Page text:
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Moderation builds political bridges with dignity

Venkat Raman

When Simon Bridges was elected as Leader of the National Party on February 27, 2018, he told the Nation that he would hold the government to account by being firm but fair.

Last fortnight, visiting our offices for the first time, he began his conversation saying that the Labour-led Government deserves a chance and that he would support on issues of national and international interest and be a responsible Leader of the Opposition.

Some Positives

Mr Bridges has a number of factors working for him.

Firstly, he inherited a strong, rather the largest Party in Parliament, although there have been rumblings among its ranks. Secondly, as an elected MP, he knows the hardships of pleasing an electorate and remaining ahead of the race. Thirdly, his youthful exuberance – perhaps he is the youngest leader that National Party has had in decades – and his humane approach will keep him in good stead. Lastly, for the time being at least, the National Party caucus appears united and hence its Leader could concentrate on issues at hand.

Mr Bridges did not seem to mind that the fight for the post of the Leader was intense and at times bitter. He does not seem to have any misgivings, when he said, “The race was respectful and even ‘friendly’ at times.”

Worst Job in the world

Besides becoming the Leader of the biggest opposition party, with a shoal of minnows splashing far behind, Mr Bridges argued that National Party, after nine years on the Treasury benches, left the legacy of a strong economy with robust growth against such serious challenges as the Global Financial Crisis, Earthquakes and other odds.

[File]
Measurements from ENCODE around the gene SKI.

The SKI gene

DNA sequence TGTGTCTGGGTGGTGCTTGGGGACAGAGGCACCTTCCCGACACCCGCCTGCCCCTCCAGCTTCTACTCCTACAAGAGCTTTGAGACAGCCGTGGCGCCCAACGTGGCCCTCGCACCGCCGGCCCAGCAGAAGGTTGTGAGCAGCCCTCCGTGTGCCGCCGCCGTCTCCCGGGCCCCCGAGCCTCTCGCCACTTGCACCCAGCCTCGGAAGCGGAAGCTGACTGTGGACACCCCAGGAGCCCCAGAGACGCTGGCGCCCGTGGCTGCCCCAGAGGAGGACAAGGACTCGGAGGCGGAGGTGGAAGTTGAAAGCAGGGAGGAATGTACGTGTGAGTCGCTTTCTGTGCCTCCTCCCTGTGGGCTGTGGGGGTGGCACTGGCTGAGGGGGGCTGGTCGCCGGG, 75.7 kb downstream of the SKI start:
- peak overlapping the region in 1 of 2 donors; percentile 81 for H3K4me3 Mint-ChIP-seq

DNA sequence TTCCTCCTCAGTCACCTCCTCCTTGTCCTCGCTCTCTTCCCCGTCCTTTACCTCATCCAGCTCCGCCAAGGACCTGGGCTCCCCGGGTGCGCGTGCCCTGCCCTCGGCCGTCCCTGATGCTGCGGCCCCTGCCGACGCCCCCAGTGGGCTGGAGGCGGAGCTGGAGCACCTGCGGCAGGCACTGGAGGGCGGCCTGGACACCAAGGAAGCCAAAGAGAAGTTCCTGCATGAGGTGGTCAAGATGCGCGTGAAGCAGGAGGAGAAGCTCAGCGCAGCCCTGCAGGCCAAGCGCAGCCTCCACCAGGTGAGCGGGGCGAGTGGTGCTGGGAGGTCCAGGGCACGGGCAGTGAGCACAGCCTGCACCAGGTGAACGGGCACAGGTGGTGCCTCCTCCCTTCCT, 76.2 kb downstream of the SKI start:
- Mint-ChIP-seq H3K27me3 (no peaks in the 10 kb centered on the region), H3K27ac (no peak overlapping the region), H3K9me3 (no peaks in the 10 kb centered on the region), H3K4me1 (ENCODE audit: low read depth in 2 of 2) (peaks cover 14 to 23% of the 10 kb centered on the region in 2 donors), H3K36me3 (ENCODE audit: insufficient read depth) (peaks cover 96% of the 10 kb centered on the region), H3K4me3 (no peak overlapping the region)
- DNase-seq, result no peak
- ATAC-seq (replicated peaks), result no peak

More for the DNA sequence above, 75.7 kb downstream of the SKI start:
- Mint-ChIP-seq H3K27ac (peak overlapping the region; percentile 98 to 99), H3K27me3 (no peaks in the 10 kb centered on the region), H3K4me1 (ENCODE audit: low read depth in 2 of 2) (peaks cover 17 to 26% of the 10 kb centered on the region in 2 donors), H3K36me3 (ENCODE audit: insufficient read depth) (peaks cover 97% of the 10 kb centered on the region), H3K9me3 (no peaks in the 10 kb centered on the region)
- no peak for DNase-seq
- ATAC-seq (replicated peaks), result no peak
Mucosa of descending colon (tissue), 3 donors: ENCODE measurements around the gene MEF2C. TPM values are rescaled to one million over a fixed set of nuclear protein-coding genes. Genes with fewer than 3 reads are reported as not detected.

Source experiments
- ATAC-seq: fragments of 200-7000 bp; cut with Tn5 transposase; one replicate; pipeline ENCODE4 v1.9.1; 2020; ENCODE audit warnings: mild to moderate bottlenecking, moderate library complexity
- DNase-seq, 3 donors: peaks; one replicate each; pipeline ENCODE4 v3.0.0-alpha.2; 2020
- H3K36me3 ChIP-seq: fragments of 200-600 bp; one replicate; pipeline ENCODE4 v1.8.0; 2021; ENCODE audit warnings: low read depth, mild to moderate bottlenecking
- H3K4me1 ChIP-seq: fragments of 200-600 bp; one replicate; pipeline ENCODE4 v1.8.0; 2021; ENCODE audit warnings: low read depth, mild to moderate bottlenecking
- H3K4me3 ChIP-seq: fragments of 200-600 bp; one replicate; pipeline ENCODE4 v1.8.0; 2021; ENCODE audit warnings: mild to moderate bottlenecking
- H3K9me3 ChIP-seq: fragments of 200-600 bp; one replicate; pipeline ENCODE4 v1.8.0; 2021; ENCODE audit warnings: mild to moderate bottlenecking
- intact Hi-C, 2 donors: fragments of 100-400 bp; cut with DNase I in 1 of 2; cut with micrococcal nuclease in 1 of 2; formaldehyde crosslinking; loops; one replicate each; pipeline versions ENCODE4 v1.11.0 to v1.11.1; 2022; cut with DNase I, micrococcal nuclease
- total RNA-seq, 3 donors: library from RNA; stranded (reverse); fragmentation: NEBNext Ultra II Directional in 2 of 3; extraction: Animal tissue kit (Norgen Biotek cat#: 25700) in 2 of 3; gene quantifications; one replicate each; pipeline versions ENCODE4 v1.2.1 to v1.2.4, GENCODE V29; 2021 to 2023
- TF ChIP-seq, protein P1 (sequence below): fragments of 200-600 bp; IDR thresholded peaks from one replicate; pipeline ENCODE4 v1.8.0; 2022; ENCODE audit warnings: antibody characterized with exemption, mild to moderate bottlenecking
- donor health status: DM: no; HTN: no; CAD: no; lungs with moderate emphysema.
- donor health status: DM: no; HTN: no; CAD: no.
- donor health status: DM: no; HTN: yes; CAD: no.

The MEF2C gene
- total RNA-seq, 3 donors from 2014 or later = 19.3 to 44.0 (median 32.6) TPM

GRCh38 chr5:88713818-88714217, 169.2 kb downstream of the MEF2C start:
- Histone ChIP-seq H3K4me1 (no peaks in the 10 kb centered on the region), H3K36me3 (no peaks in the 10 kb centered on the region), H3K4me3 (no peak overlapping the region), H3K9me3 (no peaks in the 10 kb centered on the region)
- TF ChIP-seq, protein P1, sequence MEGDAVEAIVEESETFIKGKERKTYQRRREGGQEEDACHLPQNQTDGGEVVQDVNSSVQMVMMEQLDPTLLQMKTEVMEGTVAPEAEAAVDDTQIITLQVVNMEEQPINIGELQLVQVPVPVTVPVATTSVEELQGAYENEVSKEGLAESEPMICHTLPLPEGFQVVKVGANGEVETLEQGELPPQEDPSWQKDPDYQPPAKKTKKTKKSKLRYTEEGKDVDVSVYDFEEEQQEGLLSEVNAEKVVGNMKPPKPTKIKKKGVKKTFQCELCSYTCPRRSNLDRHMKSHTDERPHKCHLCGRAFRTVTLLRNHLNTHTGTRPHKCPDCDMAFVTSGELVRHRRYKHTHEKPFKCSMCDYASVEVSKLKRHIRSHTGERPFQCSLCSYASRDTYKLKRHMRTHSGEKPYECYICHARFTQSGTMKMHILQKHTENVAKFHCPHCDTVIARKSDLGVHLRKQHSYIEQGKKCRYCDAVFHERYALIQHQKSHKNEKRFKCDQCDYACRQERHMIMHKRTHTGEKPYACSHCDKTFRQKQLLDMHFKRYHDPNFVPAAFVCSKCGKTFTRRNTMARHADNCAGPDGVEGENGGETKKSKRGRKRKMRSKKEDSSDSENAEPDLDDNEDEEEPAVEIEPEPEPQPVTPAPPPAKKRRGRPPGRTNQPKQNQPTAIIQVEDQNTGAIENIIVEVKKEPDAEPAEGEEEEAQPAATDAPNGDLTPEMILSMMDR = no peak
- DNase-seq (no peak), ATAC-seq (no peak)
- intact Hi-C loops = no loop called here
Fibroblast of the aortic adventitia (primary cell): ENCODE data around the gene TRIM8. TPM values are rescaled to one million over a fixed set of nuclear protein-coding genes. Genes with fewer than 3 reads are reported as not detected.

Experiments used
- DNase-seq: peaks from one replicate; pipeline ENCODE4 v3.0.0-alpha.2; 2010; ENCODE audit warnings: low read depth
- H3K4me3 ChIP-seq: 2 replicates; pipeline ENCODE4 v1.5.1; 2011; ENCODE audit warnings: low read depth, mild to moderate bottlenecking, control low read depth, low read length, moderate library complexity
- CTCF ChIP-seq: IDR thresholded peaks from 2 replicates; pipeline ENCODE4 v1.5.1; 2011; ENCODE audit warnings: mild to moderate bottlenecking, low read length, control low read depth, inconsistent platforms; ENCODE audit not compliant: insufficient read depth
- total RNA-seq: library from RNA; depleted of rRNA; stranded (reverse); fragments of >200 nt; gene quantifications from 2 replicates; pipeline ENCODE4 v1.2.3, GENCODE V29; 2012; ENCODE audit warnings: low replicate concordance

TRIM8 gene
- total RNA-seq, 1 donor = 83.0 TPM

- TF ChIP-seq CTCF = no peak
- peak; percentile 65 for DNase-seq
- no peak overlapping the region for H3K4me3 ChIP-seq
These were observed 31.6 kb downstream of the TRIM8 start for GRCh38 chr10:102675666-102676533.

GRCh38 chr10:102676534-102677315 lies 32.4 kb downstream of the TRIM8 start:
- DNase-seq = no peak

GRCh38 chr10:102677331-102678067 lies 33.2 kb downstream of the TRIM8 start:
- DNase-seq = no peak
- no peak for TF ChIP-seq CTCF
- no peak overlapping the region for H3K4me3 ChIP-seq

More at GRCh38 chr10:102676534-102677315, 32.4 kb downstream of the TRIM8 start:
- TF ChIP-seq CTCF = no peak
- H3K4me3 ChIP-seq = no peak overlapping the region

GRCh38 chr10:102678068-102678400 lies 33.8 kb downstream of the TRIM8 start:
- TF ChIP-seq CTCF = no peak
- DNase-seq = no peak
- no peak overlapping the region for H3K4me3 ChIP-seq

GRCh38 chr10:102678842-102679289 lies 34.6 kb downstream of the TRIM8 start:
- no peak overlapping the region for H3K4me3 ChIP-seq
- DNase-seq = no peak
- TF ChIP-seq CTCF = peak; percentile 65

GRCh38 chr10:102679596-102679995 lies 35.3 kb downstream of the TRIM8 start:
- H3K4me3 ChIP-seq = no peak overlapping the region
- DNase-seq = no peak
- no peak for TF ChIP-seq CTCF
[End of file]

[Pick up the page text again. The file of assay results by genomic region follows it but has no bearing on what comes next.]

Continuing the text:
John Key did not like the idea of being the Leader of the Opposition (“I would rather resign,” he had said) and Bill English tried but his hand was forced, making him a disappointed Leader.

On that scale, Mr Bridges would score. He has patience and time.

Does a Labour-led government spell disaster, as some National MPs have been saying in tones of condemnation?

Mr Bridges does not believe so. “Let them have a fair chance to govern. We will watch, applaud where we should and question them where warranted,” he said.

Business-friendly

He is aware that as the oldest and largest circulated Indian newspaper in New Zealand, Indian Newslink has been playing its part in the country’s polity, economy and society.

“I respect your newspaper,” he said in his Opening Statement as we sat down for a chat at our offices (on March 22, 2018). Your Business Awards are amazing. Indian businesses have so done well and have much more to offer. We must harness their potential,” he said.

Like leaders on either side of the House, Mr Bridges is aware of the need to keep pace with businesses and understand their aspirations and assess their needs.

Mr Key began his term in 2008 with fanfare, meeting businesses but soon that enthusiasm faded; Mr English had little time for interaction during his brief stint as the Leader; but Mr Bridges would have abundant opportunities.

Business Visits

As he declared, “Business visits have been high on my agenda.  It is great to have the opportunity to get their feedback on what’s working and what is not. As predicted, changes to Labour Law are causing a lot of nervousness. I thank businesses that have opened their doors to me and for their honest feedback. We are highly energised and are getting out and about, talking and of course listening, to New Zealanders.”

Intimidating strength

The sheer strength of National Party in Parliament (56 members) makes the role of the Leader of the Opposition so necessary, and potentially for Labour, so dangerous. Two parties are in coalition with Labour, leading National with a monopoly on mainstream opposition.

The coalition is embarking on several programmes that will entail public-spending.

There will also be plentiful opportunities for demagogic exploitation of measures that, while painful, are needed, and as National says, not least because of Labour’s own profligacy in office, but because the government must be accountable.

Some of his caucus colleagues seem too inclined towards the damaging form of opposition.

Simon Bridges has won the battle for national and international recognition. He should not lose the peace that follows it.

Photo : Simon Bridges with Kanwaljit Singh Bakshi at Indian Newslink offices on March 22, 2018

 

 

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